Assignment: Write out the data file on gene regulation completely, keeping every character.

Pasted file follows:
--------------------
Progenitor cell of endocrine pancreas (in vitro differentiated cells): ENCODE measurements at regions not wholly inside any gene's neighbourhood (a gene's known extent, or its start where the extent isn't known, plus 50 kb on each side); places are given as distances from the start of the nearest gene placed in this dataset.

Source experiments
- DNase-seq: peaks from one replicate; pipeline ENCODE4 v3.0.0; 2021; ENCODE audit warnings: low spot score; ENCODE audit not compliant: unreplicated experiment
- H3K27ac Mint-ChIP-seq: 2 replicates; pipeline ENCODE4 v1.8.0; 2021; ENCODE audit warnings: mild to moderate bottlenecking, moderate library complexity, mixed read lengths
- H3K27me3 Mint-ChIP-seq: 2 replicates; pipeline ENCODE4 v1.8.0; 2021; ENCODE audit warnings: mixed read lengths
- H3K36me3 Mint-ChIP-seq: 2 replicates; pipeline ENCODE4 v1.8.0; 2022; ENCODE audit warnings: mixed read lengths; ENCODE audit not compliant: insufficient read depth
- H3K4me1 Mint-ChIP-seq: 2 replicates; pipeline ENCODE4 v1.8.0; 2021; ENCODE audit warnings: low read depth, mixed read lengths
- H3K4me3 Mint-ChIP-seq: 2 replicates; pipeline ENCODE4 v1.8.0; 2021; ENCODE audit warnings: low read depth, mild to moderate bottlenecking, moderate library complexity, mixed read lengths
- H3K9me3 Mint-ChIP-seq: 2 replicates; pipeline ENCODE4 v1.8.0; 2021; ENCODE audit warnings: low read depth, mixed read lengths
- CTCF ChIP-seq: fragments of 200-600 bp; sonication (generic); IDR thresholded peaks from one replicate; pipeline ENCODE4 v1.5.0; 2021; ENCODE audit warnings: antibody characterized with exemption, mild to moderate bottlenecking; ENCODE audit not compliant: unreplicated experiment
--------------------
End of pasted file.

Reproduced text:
Progenitor cell of endocrine pancreas (in vitro differentiated cells): ENCODE measurements at regions not wholly inside any gene's neighbourhood (a gene's known extent, or its start where the extent isn't known, plus 50 kb on each side); places are given as distances from the start of the nearest gene placed in this dataset.

Source experiments
- DNase-seq: peaks from one replicate; pipeline ENCODE4 v3.0.0; 2021; ENCODE audit warnings: low spot score; ENCODE audit not compliant: unreplicated experiment
- H3K27ac Mint-ChIP-seq: 2 replicates; pipeline ENCODE4 v1.8.0; 2021; ENCODE audit warnings: mild to moderate bottlenecking, moderate library complexity, mixed read lengths
- H3K27me3 Mint-ChIP-seq: 2 replicates; pipeline ENCODE4 v1.8.0; 2021; ENCODE audit warnings: mixed read lengths
- H3K36me3 Mint-ChIP-seq: 2 replicates; pipeline ENCODE4 v1.8.0; 2022; ENCODE audit warnings: mixed read lengths; ENCODE audit not compliant: insufficient read depth
- H3K4me1 Mint-ChIP-seq: 2 replicates; pipeline ENCODE4 v1.8.0; 2021; ENCODE audit warnings: low read depth, mixed read lengths
- H3K4me3 Mint-ChIP-seq: 2 replicates; pipeline ENCODE4 v1.8.0; 2021; ENCODE audit warnings: low read depth, mild to moderate bottlenecking, moderate library complexity, mixed read lengths
- H3K9me3 Mint-ChIP-seq: 2 replicates; pipeline ENCODE4 v1.8.0; 2021; ENCODE audit warnings: low read depth, mixed read lengths
- CTCF ChIP-seq: fragments of 200-600 bp; sonication (generic); IDR thresholded peaks from one replicate; pipeline ENCODE4 v1.5.0; 2021; ENCODE audit warnings: antibody characterized with exemption, mild to moderate bottlenecking; ENCODE audit not compliant: unreplicated experiment